Mallory Herrmann

Lee’s Summit will be recognized this month for their work to build a community for all generations. The city has achieved the gold and silver levels of MARC’s (Mid-America Regional Council) Communities of All Ages program and will receive recognition at a Jan. 18 event in Johnson County.

The program was started in 2012 to encourage area cities to prepare for changing resident demographics. By 2030, an estimated 20 percent of the population will be 65 or older. And while many communities have been preparing for years to support the Baby Boomer generation as they retire, the Millennial generation is even larger.

“This is something we need to prepare for,” Victoria Nelson, long range planner for the city, says.

Not only will Lee’s Summit need to consider the Baby Boomers’ retirement and Millennials entering middle age, but people are generally living longer lives – and longer active lives. From parks and civic involvement to transportation and housing, cities need to account for these changes in their long-range planning.

The Communities for All Ages (CFAA) program includes six categories of criteria: public outdoor spaces and buildings; housing and commercial development; transportation and mobility; social inclusion, communication and participation; civic participation and employment; and community and health services.

Twelve cities in the metro area and on both sides of the state line are participating in the CFAA program. Mission, Kan., and Gladstone, Kearney, and Raymore, Mo., have received gold-level recognition. Independence, Mo., will also receive gold-level recognition this month.

Bob McKay, director of planning, praised MARC – as well as the other participating cities – for their leadership and support. He described an interactive and collaborative process in which cities are sharing what’s working for them and offering feedback and recommendations.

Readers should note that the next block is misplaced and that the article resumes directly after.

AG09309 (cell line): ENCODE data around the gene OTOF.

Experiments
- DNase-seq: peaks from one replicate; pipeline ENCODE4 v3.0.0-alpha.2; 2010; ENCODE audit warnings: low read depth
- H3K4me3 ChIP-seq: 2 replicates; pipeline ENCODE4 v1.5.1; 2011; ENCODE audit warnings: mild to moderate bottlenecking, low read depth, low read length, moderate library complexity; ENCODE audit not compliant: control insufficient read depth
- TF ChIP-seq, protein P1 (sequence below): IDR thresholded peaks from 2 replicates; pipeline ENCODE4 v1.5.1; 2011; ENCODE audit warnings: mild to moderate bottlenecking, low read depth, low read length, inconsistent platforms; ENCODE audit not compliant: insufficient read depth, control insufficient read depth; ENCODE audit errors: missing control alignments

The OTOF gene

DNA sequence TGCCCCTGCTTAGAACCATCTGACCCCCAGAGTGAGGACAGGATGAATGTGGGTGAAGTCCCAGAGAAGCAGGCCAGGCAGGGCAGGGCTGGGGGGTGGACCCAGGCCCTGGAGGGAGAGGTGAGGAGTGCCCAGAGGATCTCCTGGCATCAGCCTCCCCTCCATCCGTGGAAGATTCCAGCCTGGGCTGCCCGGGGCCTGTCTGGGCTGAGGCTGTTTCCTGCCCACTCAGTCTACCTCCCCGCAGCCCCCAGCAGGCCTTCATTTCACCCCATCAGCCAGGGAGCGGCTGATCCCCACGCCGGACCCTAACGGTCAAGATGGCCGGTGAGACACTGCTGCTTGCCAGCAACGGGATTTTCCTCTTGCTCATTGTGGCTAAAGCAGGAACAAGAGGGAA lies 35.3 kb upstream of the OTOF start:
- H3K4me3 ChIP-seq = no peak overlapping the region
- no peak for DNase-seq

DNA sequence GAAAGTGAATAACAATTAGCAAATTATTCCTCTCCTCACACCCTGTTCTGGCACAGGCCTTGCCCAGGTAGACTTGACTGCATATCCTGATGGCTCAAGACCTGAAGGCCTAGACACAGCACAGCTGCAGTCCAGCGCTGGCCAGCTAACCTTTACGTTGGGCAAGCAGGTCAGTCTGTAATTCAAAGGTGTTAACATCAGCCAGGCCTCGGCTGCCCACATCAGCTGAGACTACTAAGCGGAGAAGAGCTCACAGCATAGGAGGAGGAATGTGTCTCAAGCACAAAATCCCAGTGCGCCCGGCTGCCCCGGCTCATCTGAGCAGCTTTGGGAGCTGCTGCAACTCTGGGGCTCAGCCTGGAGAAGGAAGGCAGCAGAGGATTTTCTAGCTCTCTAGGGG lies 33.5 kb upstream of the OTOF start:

CFAA awards bronze-level recognition to communities who have established awareness of these needs, compiling information and starting a conversation with both public and elected stakeholders. Lee’s Summit received this recognition in January 2018.

The silver and gold levels recognize the assessment and implementation phases: a thorough assessment of strengths and opportunities within the community and adoption of CFAA component goals in a major local plan.

Lee’s Summit created a committee of nine community members to work through a toolkit book and make recommendations on improvements and goals. The group discussed food deserts, community gardens, transportation issues, affordable housing, health, and how to better promote information throughout the community. These recommendations influenced the comprehensive master plan currently in the process of being updated.

A new continuance committee has been formed to help the city maintain its gold-level status through continued improvement and will begin meeting next week.